Despite generous resources from the VA and DOD to empower veterans once they transition to civilian life, too often bureaucratic barriers hold them back from success. Reform is overdue and Congress should start by establishing an independent assessment and expert commission to provide recommendations for reforming and modernizing disability benefits and related services. The VA should provide necessary benefits and services for the seriously injured while promoting policies to help them achieve their full potential.
A new generation of veterans is entering the VA system. Nearly two decades of war have led to a significant increase in veterans seeking care and services from the VA. While the average cost of caring for and providing benefits for post-9/11 veterans remains relatively low according to CBO, the long-term needs of this, and older, veteran cohorts will test an outdated VA system.
The VA’s disability system and related services should be modernized and shift from a compensation-focused benefits design towards a greater emphasis on rehabilitation, reintegration into their local communities, and greater economic independence. Trends in the newest generation of veterans are concerning – this includes low return-to-work ratios for veterans transitioning into civilian life after serving their country. Nearly half of post-9/11 veterans are seeking disability compensation, a rate significantly higher than previous generations of veterans. Even with major medical advances and new proven rehabilitation treatment options, much of the disability rating system used today was put in place in the 1940’s. The VA’s safety net should care for those injured while serving their country but also balance those benefits with the need for rehabilitation and long-term benefits of achieving economic independence.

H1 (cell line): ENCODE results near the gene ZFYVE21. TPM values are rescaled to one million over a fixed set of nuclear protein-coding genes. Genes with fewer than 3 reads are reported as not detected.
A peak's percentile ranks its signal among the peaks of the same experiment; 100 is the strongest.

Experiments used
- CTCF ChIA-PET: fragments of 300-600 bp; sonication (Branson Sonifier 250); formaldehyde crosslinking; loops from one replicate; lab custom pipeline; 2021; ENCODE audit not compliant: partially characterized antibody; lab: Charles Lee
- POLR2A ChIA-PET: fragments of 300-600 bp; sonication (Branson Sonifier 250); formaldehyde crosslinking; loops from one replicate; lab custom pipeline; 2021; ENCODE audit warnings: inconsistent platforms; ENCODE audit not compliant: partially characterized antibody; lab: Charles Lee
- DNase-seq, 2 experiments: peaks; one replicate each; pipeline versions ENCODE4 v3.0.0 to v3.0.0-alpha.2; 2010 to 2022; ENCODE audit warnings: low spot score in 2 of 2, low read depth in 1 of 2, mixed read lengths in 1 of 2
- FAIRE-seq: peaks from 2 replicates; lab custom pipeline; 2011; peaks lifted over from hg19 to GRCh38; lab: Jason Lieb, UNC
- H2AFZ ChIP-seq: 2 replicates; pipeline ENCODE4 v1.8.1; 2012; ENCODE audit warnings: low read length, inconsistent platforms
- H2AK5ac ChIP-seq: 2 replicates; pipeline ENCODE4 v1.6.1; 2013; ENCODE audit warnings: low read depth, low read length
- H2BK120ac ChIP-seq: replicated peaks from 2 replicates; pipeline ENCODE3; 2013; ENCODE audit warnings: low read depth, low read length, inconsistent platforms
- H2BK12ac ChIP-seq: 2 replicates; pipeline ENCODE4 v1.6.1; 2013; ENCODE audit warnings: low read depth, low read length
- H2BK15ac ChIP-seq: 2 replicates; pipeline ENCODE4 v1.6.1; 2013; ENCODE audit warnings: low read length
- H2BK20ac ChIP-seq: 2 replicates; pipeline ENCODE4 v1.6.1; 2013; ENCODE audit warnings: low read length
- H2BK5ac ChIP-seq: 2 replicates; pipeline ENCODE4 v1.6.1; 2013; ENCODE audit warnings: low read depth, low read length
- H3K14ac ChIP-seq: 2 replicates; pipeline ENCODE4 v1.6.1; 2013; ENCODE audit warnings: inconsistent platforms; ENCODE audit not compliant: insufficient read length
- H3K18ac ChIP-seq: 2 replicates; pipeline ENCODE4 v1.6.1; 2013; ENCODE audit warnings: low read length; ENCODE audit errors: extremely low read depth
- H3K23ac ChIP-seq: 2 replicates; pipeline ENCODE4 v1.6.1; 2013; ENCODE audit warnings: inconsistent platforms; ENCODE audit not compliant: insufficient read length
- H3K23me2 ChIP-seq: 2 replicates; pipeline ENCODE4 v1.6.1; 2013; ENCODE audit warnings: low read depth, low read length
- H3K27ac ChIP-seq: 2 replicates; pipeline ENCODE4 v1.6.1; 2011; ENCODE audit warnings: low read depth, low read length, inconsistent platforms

Conduct an Independent Assessment and Form a Commission on Disability Compensation – The VA’s disability system and related services should be reformed, modernized, and shifted from a compensation-focused benefits system towards a greater focus on rehabilitation. In 2014, the VA Choice law created the independent assessment and the Commission on Care to provide analysis and reform proposals to the VA health care system. This same model should be duplicated to examine the VA’s disability compensation practices, services, measure outcomes and effectiveness, study the long-term impact on veterans and provide recommendations for innovative policy and operational change.
Promote Economic Independence – Congress should work to identify what the VA can do to foster greater economic independence in the veteran community by looking at the current burdensome transition process, connecting veterans to job opportunities, removing licensing barriers, promoting greater self-sufficiency, and improving customer service for benefits and services.